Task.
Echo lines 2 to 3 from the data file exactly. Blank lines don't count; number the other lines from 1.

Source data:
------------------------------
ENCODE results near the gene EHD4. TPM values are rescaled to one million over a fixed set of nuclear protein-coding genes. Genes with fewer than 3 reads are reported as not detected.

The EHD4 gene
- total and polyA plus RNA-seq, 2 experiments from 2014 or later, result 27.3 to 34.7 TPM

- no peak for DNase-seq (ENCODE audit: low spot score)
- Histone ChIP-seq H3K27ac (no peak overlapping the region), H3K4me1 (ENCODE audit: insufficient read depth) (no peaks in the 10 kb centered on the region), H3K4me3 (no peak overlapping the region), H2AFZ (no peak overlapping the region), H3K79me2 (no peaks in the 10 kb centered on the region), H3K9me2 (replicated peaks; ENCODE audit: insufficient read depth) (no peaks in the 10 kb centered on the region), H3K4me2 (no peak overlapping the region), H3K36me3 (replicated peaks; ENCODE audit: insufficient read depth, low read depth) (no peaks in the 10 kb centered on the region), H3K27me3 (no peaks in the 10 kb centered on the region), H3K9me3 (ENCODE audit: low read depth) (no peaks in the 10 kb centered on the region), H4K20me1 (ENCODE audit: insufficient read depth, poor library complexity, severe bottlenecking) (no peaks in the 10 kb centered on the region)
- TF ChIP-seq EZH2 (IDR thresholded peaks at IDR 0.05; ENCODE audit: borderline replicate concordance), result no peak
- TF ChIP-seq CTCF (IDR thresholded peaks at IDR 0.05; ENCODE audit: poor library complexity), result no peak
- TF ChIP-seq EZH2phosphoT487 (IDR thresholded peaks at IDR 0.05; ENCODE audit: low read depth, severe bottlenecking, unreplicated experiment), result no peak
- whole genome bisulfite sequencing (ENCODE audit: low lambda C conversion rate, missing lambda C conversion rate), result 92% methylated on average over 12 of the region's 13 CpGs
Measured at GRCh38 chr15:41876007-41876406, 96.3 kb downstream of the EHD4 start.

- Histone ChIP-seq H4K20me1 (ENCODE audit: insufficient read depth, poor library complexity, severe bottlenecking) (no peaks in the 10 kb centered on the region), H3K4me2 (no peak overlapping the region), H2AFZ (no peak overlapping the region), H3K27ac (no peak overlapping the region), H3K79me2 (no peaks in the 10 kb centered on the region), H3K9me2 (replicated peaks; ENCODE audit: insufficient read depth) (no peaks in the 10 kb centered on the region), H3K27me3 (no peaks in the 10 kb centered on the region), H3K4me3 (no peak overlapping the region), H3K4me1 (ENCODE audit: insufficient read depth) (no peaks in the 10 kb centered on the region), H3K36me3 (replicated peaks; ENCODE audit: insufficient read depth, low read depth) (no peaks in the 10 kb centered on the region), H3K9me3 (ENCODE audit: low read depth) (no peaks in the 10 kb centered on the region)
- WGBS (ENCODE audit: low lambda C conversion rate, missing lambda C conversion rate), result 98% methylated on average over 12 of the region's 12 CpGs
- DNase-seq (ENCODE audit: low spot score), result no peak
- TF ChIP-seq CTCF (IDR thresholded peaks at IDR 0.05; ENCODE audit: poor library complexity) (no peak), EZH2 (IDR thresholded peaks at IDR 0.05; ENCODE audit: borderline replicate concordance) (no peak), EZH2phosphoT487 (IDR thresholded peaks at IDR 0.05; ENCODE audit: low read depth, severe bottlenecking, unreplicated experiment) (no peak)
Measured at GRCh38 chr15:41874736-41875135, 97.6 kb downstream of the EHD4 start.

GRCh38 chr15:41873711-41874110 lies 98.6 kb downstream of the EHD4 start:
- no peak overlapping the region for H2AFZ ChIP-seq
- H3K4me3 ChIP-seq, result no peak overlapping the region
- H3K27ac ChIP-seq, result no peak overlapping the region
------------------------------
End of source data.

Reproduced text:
The EHD4 gene
- total and polyA plus RNA-seq, 2 experiments from 2014 or later, result 27.3 to 34.7 TPM